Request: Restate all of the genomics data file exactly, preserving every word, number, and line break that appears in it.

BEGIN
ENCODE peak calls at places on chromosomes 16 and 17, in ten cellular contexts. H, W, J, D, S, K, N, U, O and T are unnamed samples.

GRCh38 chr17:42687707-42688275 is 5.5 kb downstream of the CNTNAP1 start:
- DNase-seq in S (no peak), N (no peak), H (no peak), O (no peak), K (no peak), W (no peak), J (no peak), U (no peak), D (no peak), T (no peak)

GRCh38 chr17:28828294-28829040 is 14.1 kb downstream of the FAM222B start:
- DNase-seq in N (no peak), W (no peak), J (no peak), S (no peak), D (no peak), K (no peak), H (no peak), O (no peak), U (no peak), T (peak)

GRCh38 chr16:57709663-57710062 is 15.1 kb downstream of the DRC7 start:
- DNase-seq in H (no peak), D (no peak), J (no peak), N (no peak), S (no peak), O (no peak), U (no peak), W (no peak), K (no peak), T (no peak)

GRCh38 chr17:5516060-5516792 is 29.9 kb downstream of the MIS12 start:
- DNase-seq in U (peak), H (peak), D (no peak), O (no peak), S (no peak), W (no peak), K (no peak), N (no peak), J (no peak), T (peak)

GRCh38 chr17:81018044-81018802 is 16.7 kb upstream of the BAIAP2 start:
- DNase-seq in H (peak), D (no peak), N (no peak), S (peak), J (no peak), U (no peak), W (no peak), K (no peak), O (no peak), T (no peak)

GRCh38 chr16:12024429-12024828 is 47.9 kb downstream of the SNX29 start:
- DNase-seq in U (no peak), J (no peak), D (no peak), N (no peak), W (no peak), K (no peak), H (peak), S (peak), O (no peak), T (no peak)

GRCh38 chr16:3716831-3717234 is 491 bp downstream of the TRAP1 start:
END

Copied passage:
ENCODE peak calls at places on chromosomes 16 and 17, in ten cellular contexts. H, W, J, D, S, K, N, U, O and T are unnamed samples.

GRCh38 chr17:42687707-42688275 is 5.5 kb downstream of the CNTNAP1 start:
- DNase-seq in S (no peak), N (no peak), H (no peak), O (no peak), K (no peak), W (no peak), J (no peak), U (no peak), D (no peak), T (no peak)

GRCh38 chr17:28828294-28829040 is 14.1 kb downstream of the FAM222B start:
- DNase-seq in N (no peak), W (no peak), J (no peak), S (no peak), D (no peak), K (no peak), H (no peak), O (no peak), U (no peak), T (peak)

GRCh38 chr16:57709663-57710062 is 15.1 kb downstream of the DRC7 start:
- DNase-seq in H (no peak), D (no peak), J (no peak), N (no peak), S (no peak), O (no peak), U (no peak), W (no peak), K (no peak), T (no peak)

GRCh38 chr17:5516060-5516792 is 29.9 kb downstream of the MIS12 start:
- DNase-seq in U (peak), H (peak), D (no peak), O (no peak), S (no peak), W (no peak), K (no peak), N (no peak), J (no peak), T (peak)

GRCh38 chr17:81018044-81018802 is 16.7 kb upstream of the BAIAP2 start:
- DNase-seq in H (peak), D (no peak), N (no peak), S (peak), J (no peak), U (no peak), W (no peak), K (no peak), O (no peak), T (no peak)

GRCh38 chr16:12024429-12024828 is 47.9 kb downstream of the SNX29 start:
- DNase-seq in U (no peak), J (no peak), D (no peak), N (no peak), W (no peak), K (no peak), H (peak), S (peak), O (no peak), T (no peak)

GRCh38 chr16:3716831-3717234 is 491 bp downstream of the TRAP1 start: